Image: Shore, Lake Erie, near Sandusky Ohio, 2015. Color pigment print, 20 x 13.33″.
February 1 – April 26, 2020
Atrium Gallery, Jane Lutnick Fine Arts Center
Opening Reception: Friday January 31, from 5:00 p.m. to 7:00 p.m. in the gallery
Mon–Fri: 10:00 a.m.–5:00 p.m.
Weekends: 12:00–5:00 p.m.
Like the Redwood Forest, the Rocky Mountains, and the “amber waves of grain” immortalized in song, the Great Lakes loom large in the American imagination. These five interconnected bodies of water on the U.S.-Canada border contain more then 20% of the earth’s freshwater and have long been the subject of work by writers and artists from Henry Wordsworth Longfellow and Joyce Carol Oates to William Henry Powell and Alexis Rockman.
Pennsylvanian photographer Theo Anderson has also found inspiration in “the nation’s fourth seacoast.” A new exhibit in Haverford College’s Atrium Gallery, Theo Anderson Photographs: The Great Lakes Landscape 2010 to 2016, gathers 30 of his large-format color-pigment photographs of the Great Lakes, part of a larger American Episodes series, as a subject commensurate with his capacity for wonder.
“The photographs are not so much about place as they are about transformation,” says Anderson. “The context of everyday American life is used in my visual exploration. Working without an itinerary, free of constraints and immersed in the moment, serendipity is my guide. The search began in the early 21st century and is expressed in a myriad of episodes that inform my life.”
Anderson’s Great Lakes landscapes are known as Gitche Gumee—both because of Gordon Lightfoot’s 1976 song, “The Wreck of Edmund Fitzgerald” (“The legend lives on from the Chippewa on down/Of the big lake they called Gitche Gumee/The Lake it is said never gives up her dead/When the skies of November turn gloomy…”) and the opening lines of the Longfellow poem “The Song of Hiawatha” (“On the shores of Gitche Gumee/Of the shining Big-Sea-Water…”). But the lakes themselves are greater than the words of any song or lines of any poem. Touching the province of Ontario and the states of Michigan, Wisconsin, Minnesota, Illinois, Indiana, Ohio, Pennsylvania and New York, more than 30 million people live in the Great Lakes basin. (That’s 10% of all U.S. residents and 30% of all Canadian residents!) The square mileage—95,160 square miles—is larger than the state of Texas.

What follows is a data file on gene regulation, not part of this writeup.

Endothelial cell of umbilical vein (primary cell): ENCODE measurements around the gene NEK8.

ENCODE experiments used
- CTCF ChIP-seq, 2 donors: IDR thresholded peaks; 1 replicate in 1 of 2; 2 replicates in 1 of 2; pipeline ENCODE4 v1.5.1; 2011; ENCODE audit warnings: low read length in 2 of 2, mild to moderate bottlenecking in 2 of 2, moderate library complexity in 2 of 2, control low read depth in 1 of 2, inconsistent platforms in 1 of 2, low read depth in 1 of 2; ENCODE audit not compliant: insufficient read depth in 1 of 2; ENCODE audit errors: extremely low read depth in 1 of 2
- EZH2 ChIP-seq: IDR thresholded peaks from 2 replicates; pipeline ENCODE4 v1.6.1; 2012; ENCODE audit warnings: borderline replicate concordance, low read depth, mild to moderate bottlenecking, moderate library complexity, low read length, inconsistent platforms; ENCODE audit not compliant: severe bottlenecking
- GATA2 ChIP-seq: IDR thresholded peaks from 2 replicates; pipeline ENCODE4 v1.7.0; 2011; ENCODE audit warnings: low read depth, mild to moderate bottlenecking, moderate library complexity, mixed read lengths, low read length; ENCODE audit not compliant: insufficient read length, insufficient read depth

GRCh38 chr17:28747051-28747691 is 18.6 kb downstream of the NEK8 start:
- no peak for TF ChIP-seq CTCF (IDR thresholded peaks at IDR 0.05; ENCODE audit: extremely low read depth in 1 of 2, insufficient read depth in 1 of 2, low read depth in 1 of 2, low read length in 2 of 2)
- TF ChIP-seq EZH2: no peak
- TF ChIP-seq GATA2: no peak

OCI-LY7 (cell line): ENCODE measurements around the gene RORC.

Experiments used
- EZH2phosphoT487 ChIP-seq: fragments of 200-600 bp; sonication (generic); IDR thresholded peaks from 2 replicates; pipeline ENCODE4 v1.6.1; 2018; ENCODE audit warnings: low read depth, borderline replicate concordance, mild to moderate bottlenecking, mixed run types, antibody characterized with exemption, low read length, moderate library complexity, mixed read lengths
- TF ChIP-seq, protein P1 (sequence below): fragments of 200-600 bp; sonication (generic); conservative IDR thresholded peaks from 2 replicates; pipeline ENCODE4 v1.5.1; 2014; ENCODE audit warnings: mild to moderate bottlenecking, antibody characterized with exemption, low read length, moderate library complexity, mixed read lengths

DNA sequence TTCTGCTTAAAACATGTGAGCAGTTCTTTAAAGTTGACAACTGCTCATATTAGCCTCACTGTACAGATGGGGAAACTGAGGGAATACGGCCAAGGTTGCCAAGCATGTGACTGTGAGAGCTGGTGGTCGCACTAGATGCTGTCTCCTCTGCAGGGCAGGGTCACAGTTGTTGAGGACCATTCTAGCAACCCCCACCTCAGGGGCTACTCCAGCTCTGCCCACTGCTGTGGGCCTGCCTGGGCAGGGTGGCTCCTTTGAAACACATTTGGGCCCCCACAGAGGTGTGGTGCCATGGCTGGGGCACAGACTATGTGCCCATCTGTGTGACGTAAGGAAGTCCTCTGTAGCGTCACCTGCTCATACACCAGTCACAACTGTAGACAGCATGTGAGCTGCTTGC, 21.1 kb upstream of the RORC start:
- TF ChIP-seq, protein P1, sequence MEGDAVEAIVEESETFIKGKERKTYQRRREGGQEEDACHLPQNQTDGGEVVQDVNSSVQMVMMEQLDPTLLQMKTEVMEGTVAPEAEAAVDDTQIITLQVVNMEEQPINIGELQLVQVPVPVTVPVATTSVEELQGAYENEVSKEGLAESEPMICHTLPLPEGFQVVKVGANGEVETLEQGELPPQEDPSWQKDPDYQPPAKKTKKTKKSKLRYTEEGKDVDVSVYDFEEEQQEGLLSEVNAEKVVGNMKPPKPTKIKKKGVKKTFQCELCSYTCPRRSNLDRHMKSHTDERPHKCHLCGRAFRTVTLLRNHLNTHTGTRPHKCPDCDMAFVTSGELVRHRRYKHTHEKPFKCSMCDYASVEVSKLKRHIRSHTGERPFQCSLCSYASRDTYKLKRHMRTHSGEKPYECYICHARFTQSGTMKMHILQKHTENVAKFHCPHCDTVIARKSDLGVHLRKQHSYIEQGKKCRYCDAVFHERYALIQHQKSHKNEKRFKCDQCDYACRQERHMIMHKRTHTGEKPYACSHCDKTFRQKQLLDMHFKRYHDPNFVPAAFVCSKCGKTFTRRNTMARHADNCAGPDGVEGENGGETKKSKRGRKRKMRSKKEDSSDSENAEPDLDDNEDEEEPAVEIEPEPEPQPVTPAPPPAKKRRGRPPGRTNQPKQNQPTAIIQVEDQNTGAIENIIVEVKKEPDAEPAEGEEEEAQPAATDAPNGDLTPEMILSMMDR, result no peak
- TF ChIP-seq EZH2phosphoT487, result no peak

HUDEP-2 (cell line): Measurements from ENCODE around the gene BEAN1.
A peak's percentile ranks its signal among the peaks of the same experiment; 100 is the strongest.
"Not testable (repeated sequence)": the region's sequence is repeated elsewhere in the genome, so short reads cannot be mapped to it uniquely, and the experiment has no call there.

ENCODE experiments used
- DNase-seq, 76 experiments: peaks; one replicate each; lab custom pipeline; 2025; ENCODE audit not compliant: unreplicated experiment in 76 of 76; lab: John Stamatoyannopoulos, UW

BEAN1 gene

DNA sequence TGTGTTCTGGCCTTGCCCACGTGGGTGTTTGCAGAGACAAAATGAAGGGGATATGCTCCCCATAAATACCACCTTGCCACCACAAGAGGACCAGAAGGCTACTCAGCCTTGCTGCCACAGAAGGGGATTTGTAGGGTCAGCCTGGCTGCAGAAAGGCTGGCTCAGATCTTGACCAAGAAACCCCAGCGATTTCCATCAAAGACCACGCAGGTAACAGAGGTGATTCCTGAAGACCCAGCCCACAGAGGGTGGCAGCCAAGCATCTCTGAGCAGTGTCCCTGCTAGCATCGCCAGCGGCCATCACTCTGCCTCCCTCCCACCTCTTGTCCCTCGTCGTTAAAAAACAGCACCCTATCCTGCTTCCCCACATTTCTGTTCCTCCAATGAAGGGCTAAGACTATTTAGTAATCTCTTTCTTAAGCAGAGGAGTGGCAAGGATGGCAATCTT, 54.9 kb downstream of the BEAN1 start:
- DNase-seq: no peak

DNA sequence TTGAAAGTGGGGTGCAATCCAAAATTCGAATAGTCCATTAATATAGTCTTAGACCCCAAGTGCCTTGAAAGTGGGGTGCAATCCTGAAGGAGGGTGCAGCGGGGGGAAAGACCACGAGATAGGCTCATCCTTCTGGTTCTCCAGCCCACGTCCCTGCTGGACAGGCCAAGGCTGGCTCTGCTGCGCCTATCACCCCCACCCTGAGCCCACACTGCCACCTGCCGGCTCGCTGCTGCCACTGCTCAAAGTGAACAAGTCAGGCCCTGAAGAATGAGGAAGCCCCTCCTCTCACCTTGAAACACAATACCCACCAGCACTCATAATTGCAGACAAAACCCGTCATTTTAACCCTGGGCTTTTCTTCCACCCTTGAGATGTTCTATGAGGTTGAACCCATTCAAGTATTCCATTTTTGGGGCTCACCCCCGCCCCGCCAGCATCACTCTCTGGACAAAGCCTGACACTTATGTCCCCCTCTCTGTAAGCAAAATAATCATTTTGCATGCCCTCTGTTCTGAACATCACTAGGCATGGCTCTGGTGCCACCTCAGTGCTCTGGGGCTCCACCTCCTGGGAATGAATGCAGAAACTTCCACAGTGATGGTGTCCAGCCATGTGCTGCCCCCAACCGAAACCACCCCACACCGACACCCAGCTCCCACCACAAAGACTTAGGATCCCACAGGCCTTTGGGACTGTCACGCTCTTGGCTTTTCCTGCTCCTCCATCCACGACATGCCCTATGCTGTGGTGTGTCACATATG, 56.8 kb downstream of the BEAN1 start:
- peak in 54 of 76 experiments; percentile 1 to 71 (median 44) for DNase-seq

So the artist’s landscape photographs are given a presence by their size and horizontal orientation. The viewer is invited to really take in the grand spaces, his meticulous attention to surface textures, and the qualities of light and sky that define this landscape. The photographs are made in the tradition of American Landscape Painting as much as they are in the tradition of American Color Photography established towards the end of the 20th century. They are in their own right original works of art that respond to a uniquely American place with eloquence and awe.
Anderson received an undergraduate degree in political science from Temple University, and though he began a doctorate program in government at Lehigh University, he left to pursue a career in photography. Based in Allentown, Pa., he has photographed around the world on self-assignments and assignments for clients. His work is represented in private and public collections including the Museum of Fine Arts Houston, the Amon Carter Museum of American Art, Allentown Art Museum, Lehigh University, and Haverford College. He has published over 20 artist books, some of which are in Special Collections at the Lutnick Library Haverford College.